Last winter was one of the coldest and snowiest on record in New York City. As record cold temps and multiple nor'easters pounded the region, many residents were forced to stay home. For some of these residents; broken hot water heaters, malfunctioning boilers and frozen or broken water pipes compounded an already difficult situation.
September has been declared Food Safety Month by the U.S. Department of Health and Human Services. Although there are many strict laws regarding the production and preparation of food, foodborne illnesses may still occur when bacteria and other pathogens contaminate food. Therefore, it is extremely important to take proper precautions when handling food items.
In a previous blog we discussed how bicycling is growing in popularity across the U.S. This is especially true in urban cities and is attributed to an increase in ridership among middle-aged Americans. Unfortunately, as the number of people commuting via bicycle has increased, so too has the number of individuals who are injured or killed in motor vehicle and bicycle accidents.
According to a Wall Street Journal article published earlier this year, at 64 percent, New York City is second only to Miami in the number of residents who rent vs. own. While articles about tenants' rights with regard to rent stabilization often make the headlines in the city, there are many other important issues that affect tenants’ safety, health and quality of life.
Many new cars are equipped with keyless ignition systems. In fact, 70% of 2015 car models are equipped with the system. Drivers enjoy such systems for the convenience provided, however they are not without safety hazards. Recently, a class action lawsuit has been filed against ten of the world's largest car manufacturers alleging that the keyless ignition system with which they equip their automobiles poses a fatal hazard. The ten companies that have been named in the lawsuit include Toyota, Ford, Nissan, Honda, BMW, Volkswagen, Bentley, Mercedes Benz, Hyundai, and Kia. The keyless ignition defect is most likely to affect hybrid cars with smooth running, quiet engines which are produced by these companies.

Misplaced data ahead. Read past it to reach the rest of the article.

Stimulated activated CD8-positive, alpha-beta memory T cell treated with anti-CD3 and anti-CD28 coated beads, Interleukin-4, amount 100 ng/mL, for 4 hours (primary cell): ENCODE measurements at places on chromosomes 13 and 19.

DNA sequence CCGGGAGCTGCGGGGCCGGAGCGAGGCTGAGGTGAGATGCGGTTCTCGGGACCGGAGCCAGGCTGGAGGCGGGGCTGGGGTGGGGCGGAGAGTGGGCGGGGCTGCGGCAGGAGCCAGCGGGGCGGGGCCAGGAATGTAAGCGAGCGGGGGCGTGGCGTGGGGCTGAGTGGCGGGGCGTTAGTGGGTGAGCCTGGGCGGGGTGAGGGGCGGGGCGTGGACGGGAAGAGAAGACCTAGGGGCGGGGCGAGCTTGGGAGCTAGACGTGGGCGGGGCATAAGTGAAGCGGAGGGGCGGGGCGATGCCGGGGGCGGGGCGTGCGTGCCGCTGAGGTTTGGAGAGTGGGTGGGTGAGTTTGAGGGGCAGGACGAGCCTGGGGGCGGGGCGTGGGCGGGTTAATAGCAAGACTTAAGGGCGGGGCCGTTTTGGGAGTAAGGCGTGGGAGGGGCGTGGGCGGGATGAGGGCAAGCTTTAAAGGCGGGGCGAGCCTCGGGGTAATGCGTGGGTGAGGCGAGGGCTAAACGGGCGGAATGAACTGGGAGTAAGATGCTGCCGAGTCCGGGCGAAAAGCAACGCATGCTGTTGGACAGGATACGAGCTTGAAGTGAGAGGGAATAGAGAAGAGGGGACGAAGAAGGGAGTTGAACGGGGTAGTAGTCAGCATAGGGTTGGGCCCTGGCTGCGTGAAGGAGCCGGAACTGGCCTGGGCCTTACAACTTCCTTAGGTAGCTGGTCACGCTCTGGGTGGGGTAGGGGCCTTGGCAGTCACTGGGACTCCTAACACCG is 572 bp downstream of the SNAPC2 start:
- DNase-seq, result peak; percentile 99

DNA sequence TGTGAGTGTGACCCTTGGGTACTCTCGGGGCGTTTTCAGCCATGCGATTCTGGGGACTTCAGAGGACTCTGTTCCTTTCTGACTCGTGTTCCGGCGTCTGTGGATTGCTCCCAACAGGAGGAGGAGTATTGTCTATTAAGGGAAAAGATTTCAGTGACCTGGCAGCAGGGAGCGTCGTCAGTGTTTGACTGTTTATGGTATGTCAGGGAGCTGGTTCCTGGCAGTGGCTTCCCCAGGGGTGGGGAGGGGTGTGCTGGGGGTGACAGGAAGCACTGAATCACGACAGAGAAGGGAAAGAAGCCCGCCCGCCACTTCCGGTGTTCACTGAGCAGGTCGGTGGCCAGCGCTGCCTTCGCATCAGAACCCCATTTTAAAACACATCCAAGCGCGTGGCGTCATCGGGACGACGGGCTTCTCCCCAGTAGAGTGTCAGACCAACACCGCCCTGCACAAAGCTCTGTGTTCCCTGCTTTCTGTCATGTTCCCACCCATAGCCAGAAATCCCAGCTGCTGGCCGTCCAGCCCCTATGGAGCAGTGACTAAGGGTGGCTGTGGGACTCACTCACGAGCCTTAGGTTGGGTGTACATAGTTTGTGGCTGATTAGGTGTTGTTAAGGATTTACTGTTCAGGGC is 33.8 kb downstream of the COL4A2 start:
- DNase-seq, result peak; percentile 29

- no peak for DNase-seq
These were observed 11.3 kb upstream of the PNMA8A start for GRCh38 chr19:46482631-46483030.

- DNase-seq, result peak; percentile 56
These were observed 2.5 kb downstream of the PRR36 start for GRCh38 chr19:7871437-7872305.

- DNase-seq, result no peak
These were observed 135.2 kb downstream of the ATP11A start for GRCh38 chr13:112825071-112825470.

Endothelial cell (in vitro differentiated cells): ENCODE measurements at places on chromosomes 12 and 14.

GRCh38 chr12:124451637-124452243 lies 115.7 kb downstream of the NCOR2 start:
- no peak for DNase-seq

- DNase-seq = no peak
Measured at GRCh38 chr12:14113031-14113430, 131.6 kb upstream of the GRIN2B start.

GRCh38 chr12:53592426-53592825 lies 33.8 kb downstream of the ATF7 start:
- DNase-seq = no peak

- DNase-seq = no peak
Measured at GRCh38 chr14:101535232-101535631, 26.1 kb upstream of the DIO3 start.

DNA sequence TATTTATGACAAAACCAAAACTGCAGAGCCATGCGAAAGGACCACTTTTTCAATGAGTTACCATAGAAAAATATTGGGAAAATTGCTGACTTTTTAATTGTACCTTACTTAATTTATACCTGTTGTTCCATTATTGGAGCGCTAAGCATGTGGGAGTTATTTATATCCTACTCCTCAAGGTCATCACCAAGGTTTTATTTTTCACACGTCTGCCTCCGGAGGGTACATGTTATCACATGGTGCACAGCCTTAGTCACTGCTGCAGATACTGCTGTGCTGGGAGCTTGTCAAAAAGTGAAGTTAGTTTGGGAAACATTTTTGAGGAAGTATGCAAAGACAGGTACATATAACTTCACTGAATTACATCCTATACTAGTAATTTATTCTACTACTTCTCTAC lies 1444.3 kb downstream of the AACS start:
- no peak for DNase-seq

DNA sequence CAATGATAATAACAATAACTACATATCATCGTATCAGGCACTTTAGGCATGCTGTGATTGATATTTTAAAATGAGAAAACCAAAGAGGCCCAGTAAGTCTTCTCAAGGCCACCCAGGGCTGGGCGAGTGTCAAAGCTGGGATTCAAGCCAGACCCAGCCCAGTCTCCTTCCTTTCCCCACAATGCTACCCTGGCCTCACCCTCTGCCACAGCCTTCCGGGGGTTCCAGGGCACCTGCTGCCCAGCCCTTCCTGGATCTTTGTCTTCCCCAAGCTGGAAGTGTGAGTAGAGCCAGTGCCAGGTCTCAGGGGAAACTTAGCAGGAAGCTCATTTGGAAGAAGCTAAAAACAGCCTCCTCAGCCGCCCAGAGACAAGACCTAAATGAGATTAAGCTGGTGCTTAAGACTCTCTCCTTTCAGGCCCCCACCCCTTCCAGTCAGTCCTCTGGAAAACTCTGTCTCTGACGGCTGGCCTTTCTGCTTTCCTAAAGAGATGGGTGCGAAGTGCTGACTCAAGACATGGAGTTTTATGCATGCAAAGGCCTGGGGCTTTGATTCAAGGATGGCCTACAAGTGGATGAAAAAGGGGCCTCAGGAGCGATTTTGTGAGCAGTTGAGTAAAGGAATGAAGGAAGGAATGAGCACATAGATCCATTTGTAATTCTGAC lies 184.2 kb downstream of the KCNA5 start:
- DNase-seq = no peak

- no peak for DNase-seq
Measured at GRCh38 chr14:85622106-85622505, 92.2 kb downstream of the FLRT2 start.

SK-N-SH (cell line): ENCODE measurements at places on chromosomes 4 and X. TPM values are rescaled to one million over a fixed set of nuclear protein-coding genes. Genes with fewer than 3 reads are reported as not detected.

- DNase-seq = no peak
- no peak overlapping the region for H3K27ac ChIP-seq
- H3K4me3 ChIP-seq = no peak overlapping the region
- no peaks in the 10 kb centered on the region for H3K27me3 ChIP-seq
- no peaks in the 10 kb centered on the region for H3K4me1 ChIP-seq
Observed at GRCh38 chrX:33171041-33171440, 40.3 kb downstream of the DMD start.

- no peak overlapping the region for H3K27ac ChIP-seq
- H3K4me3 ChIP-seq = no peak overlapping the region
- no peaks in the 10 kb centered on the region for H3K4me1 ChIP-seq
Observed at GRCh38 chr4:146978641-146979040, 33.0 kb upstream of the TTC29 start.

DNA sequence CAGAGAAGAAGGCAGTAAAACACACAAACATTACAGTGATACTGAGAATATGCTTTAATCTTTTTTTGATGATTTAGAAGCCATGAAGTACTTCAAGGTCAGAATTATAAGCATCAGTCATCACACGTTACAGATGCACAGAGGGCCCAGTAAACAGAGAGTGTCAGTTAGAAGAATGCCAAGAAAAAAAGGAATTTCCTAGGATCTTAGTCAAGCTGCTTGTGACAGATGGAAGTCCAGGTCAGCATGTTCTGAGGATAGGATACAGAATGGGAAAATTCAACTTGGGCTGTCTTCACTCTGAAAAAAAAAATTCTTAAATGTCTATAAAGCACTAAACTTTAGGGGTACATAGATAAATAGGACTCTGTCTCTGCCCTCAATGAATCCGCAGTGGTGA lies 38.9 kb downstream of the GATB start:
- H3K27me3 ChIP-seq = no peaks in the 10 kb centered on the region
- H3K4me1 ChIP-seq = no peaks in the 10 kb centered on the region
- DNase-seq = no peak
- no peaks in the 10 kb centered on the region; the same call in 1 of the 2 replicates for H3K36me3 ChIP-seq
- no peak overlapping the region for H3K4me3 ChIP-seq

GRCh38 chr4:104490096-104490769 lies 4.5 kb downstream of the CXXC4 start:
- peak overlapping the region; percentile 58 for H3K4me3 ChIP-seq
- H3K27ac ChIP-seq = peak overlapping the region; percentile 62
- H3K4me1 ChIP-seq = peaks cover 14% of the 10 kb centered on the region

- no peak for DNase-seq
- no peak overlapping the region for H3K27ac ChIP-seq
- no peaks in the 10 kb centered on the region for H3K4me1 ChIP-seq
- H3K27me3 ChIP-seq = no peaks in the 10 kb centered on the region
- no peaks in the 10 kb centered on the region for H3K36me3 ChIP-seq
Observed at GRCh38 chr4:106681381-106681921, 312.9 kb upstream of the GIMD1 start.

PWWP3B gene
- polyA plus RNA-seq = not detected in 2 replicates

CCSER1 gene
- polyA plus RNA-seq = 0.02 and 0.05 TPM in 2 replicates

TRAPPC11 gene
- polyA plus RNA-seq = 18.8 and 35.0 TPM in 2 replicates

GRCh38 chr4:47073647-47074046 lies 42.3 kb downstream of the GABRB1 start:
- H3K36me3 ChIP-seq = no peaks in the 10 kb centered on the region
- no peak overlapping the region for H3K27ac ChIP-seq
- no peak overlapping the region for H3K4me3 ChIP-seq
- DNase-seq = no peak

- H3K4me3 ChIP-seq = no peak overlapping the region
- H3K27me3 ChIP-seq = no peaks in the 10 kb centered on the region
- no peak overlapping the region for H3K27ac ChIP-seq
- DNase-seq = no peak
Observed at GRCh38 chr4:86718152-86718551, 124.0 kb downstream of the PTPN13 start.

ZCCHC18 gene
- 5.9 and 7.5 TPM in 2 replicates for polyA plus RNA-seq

The Department of Transportation (DOT), the National Highway Traffic Safety Administration, and the Insurance Institute for Highway Safety announced that ten major motor vehicle manufacturers will be equipping all vehicles from their facilities with a life saving safety system. The implementation of an automatic emergency braking (AEB) system is the result of a suggestion made in January by the DOT that will continue to become a standard safety feature in cars. The companies that will be manufacturing vehicles with AEB accounted for 57% of motor vehicle sales last year- Audi, BMW, Ford, General Motors, Mazda, Mercedes Benz, Tesla, Toyota, Volkswagen and Volvo- will be adding the new technology in the vehicles they manufacture in an effort to prevent crashes.
Legally, New York City tenants have a right to live in a building and individual unit that is free of unsafe and hazardous conditions and materials. Despite the laws that govern the contractual obligations of landlords within the city, some building owners and landlords blatantly disregard the complaints of tenants and fail to maintain and repair the properties they own.
Whether you consider them to be aesthetically pleasing or wrought-iron eyesores, fire escapes are part of New York City's history. In response to the fire-related deaths of hundreds of tenants and workers, during the early 1900s the city mandated the inclusion of fire escapes. While the metal appendages were meant to be used as an escape route for residents and workers who were trapped by fire, they were more likely to be used for extra storage, outdoor gardens and a place to get away.
In cities across the country, more and more people are choosing to ride bicycles. In many large urban cities like New York City, not only are more people choosing to commute to work via bicycle, but those who are choosing to do so aren't just right out of college.